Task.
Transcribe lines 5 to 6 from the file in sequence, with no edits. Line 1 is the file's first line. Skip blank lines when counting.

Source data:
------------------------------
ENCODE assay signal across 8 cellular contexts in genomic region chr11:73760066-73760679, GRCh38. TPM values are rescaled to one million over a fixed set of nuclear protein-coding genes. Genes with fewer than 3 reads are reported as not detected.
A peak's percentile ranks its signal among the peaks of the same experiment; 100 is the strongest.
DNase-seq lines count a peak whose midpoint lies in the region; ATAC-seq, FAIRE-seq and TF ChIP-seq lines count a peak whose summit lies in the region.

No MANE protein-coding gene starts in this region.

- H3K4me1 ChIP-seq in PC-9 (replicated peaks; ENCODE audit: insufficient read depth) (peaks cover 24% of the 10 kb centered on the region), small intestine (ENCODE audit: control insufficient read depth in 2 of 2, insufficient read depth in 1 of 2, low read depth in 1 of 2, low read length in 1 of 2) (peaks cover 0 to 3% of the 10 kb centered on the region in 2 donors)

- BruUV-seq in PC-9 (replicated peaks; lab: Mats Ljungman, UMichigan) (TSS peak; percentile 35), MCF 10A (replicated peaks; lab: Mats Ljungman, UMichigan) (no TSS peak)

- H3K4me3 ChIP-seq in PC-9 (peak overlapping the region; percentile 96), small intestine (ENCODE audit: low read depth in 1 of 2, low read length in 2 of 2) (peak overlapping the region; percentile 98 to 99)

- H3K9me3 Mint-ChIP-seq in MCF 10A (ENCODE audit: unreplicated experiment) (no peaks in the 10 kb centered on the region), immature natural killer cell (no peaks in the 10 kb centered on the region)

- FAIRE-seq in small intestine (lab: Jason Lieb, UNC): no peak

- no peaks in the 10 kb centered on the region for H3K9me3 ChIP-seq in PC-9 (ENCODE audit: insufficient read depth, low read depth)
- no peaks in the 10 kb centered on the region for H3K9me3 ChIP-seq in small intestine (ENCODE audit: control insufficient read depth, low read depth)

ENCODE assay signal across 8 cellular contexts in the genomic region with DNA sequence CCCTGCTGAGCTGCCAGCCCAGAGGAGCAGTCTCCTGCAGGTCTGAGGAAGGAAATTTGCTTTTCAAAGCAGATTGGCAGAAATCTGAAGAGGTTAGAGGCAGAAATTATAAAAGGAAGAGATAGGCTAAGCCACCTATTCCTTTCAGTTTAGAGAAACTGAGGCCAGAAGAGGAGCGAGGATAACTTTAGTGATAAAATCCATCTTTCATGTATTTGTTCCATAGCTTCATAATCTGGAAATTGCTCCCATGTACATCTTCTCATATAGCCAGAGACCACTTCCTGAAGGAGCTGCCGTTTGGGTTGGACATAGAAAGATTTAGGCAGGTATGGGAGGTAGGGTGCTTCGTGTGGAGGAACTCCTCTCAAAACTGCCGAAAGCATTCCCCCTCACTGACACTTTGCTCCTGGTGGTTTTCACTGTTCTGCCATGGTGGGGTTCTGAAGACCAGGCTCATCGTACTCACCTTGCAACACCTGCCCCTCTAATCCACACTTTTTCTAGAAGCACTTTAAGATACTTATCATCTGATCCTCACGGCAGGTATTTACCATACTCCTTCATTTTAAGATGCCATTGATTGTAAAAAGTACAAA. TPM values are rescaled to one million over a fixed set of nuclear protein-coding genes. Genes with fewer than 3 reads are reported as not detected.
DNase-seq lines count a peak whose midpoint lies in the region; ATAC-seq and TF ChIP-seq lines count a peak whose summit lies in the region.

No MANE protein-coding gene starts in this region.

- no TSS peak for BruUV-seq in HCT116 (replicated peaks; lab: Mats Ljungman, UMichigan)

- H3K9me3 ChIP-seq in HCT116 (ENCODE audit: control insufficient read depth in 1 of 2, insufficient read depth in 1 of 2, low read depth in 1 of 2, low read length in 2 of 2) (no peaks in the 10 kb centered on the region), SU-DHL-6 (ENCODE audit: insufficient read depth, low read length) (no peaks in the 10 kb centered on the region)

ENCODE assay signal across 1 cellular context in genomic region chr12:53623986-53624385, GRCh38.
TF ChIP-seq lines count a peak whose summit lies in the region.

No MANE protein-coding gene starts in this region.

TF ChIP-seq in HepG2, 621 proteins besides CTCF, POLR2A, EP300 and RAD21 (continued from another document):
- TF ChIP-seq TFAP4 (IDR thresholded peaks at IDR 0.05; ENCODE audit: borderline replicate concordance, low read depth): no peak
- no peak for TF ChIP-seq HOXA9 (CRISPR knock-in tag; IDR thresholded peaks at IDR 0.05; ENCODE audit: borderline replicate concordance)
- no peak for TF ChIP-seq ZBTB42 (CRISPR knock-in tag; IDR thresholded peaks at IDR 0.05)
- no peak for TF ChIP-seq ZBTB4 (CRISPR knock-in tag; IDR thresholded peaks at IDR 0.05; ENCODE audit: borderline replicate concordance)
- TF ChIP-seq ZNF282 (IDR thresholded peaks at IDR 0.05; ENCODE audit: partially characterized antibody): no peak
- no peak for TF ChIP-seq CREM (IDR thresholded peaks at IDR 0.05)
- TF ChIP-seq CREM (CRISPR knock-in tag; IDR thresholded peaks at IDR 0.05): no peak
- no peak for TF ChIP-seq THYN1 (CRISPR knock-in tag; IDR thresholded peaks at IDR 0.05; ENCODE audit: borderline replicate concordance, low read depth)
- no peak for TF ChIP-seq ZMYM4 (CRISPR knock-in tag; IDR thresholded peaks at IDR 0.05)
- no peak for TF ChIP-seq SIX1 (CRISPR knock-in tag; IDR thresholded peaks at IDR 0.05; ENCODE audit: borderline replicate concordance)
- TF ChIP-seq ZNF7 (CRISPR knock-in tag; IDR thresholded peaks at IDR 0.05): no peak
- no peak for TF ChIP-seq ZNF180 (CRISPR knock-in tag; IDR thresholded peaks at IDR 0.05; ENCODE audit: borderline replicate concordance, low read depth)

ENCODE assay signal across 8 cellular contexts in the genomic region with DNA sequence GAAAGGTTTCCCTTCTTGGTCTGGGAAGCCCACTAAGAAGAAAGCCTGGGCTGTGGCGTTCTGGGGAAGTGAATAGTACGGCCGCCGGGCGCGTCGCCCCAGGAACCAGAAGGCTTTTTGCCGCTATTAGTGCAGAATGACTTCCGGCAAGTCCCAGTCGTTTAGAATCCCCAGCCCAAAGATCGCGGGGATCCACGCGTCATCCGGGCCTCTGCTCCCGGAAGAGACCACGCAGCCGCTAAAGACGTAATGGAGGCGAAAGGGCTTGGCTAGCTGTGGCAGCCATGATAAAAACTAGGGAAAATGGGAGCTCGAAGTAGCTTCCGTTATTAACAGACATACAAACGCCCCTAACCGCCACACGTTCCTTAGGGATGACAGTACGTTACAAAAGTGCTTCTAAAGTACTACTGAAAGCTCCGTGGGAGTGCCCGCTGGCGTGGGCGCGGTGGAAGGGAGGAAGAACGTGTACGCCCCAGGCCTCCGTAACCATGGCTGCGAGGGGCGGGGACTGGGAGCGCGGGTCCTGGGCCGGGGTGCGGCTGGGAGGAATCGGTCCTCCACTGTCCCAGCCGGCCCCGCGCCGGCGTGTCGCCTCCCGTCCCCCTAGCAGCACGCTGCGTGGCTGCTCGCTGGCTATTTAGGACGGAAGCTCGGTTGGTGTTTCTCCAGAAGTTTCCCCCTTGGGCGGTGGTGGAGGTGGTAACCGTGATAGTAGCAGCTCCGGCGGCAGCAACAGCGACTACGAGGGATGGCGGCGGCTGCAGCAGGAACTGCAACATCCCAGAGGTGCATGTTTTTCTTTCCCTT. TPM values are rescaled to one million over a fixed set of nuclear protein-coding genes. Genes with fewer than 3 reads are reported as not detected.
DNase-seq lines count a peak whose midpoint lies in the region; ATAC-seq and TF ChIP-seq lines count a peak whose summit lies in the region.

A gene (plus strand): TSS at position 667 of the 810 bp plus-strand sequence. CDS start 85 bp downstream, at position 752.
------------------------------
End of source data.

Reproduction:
- H3K4me1 ChIP-seq in PC-9 (replicated peaks; ENCODE audit: insufficient read depth) (peaks cover 24% of the 10 kb centered on the region), small intestine (ENCODE audit: control insufficient read depth in 2 of 2, insufficient read depth in 1 of 2, low read depth in 1 of 2, low read length in 1 of 2) (peaks cover 0 to 3% of the 10 kb centered on the region in 2 donors)

- BruUV-seq in PC-9 (replicated peaks; lab: Mats Ljungman, UMichigan) (TSS peak; percentile 35), MCF 10A (replicated peaks; lab: Mats Ljungman, UMichigan) (no TSS peak)